It was 5 am in my hotel room. This was a big day.
After weeks of preparation and flying halfway around the world, the time had arrived. I had three architecture job interviews scheduled in one day. Landing a great job offer would be the culmination of years of experience and study.
I had my routes laid out, my portfolios and clothes ready. I had meticulously planned everything from the color of my tie to the texture of my messenger bag.
I put on my dress shirt and disaster... the top button was missing. I started to panic as thoughts of rushing to the nearest men's store ran through my mind. Instead, I just laughed at the ridiculousness of the situation. Luckily the tie did its best to hide the problem.
Regardless of how well you plan, things are going to go wrong. That being said, it is better to be over-prepared than under-prepared. So here is my list of things you want to be sure to bring to your next architecture job interview. I also included a few things you shouldn't bring.
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What You Should (And Shouldn't) Bring To An Architecture Job Interview
1. Copies of your resume (CV)
Try to find out how many people are going to be interviewing you. This is an important piece of information when preparing as you will want to provide a copy of each of your documents for the individual interviewers.
Bring at a minimum five copies of your resume (CV) since it is unlikely you will have more than a few people interviewing you at one time. If you have applied for multiple firms using different resumes make sure you bring the exact resume version that you applied to this position. If they print out the version you emailed and/or uploaded to them when applying it could be confusing if you bring a different copy.
Print it on heavy paper and keep it in a folder or portfolio to prevent creasing or tearing in your bag. Something like this professional padfolio is perfect:
2. Copies of your sample portfolio
As with your architecture resume (CV), you want to bring several copies of your sample portfolio that you used to apply to the position. While it is unlikely they will want to go over this document (the interview portfolio is the priority) it is still good to bring a few prints.
Since by definition the sample portfolio is only several pages long, it doesn't need to be bound like the longer interview portfolio. Clips or staples are fine.
3. Copies of your interview portfolio
Perhaps the most important thing to bring to your architecture job interview is your portfolio. This is a longer version of your sample application portfolio and includes the greatest hits from your architecture career and/or academic work.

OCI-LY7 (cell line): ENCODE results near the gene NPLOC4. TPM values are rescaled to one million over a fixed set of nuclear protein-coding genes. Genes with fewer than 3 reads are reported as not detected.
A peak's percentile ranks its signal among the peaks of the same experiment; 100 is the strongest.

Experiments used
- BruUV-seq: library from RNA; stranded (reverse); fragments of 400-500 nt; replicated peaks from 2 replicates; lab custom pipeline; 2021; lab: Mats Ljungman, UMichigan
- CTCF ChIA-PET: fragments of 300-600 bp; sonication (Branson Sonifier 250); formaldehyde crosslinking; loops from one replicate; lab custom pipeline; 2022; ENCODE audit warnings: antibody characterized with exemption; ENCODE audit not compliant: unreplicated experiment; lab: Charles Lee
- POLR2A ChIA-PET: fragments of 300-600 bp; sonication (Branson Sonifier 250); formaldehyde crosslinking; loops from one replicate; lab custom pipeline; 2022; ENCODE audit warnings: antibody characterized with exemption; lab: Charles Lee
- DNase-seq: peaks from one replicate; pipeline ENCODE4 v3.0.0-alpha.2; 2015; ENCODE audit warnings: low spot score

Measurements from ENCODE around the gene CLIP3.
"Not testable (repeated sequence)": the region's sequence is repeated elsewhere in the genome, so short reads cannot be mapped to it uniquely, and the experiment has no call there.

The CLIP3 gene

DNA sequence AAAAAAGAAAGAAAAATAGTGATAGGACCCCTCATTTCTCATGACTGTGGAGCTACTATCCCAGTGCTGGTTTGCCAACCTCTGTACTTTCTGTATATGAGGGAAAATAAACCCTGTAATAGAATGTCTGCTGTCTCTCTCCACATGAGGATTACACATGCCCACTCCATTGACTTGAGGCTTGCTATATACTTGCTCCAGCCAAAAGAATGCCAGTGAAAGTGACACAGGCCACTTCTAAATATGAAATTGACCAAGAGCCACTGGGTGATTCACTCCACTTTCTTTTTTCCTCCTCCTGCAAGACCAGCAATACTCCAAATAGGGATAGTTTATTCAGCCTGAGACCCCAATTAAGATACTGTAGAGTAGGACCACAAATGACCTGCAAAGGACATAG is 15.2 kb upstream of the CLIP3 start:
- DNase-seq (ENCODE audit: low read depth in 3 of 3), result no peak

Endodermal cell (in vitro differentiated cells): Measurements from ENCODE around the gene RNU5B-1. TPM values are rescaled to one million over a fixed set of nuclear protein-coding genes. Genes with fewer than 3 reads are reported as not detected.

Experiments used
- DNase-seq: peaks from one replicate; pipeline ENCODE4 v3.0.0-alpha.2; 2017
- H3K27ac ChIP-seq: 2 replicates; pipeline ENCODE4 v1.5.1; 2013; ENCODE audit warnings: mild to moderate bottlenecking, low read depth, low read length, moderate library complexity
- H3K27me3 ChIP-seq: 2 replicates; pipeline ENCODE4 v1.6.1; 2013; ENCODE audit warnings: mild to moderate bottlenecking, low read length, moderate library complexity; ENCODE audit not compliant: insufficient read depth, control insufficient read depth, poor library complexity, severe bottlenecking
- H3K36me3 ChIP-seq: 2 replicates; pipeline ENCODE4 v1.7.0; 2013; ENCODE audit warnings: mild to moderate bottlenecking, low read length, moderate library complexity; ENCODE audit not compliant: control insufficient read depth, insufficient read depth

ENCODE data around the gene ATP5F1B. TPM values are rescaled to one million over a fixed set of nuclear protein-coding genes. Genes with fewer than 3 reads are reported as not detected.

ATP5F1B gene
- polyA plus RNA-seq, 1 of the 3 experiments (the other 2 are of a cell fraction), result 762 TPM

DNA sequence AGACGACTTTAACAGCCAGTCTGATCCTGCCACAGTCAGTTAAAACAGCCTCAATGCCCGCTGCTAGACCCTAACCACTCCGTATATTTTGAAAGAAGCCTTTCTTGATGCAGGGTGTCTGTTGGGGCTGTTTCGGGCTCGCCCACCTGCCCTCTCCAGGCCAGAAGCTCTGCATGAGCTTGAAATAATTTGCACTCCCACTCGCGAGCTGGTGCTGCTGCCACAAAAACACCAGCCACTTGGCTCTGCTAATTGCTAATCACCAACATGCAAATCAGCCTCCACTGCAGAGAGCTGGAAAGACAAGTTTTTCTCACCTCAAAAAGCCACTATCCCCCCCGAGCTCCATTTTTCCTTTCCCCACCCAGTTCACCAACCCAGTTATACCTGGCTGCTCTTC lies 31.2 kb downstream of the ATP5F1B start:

The longer you have been out of school the less academic work it should include. As a rule of thumb if you have been working for 5+ years your portfolio should only contain professional work examples.
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Conor Coghlan, a graduate of the Harvard GSD M.Arch program, used Blurb to create his portfolio shown here:
4. Drawing document sets
One question that comes up a lot is, "should I bring a set of construction drawings to my architecture interview?"
The short answer is yes. Depending on your role in the project it can be appropriate to bring a full set of drawings.
I recommend two options:
1. Full Set
Print a small size set of the construction drawings (or whatever phase you are discussing) at a maximum size of 11" x 17" (A3). This is big enough to discuss general arrangement drawings but small enough to be carried and discussed at the interview table.
To cut down on the page numbers you can print double sided and only include the architecture portion (exclude electrical, structural, landscape, etc.).
2. Select Drawings
Select only a handful of particular large scale details or plans from the drawing set to include in your interview portfolio.
Word of caution: when you bring a set of 300+ pages you are running the risk of being questioned on things you did not work on. Because architecture projects are a team effort, this is a likely scenario. While it is generally understood that you didn't draw every line on the set, it is best to avoid an embarrassing situation.
For this reason I prefer option #2 because you are isolating the set down to just your direct involvement on a particular drawing, minimizing the risk of being asked something you don't know.
5. A professional bag
Everything in your interview arsenal should scream professional. The bag in which you carry all of your portfolios and documents is one of the most visible components and therefore deserves your attention.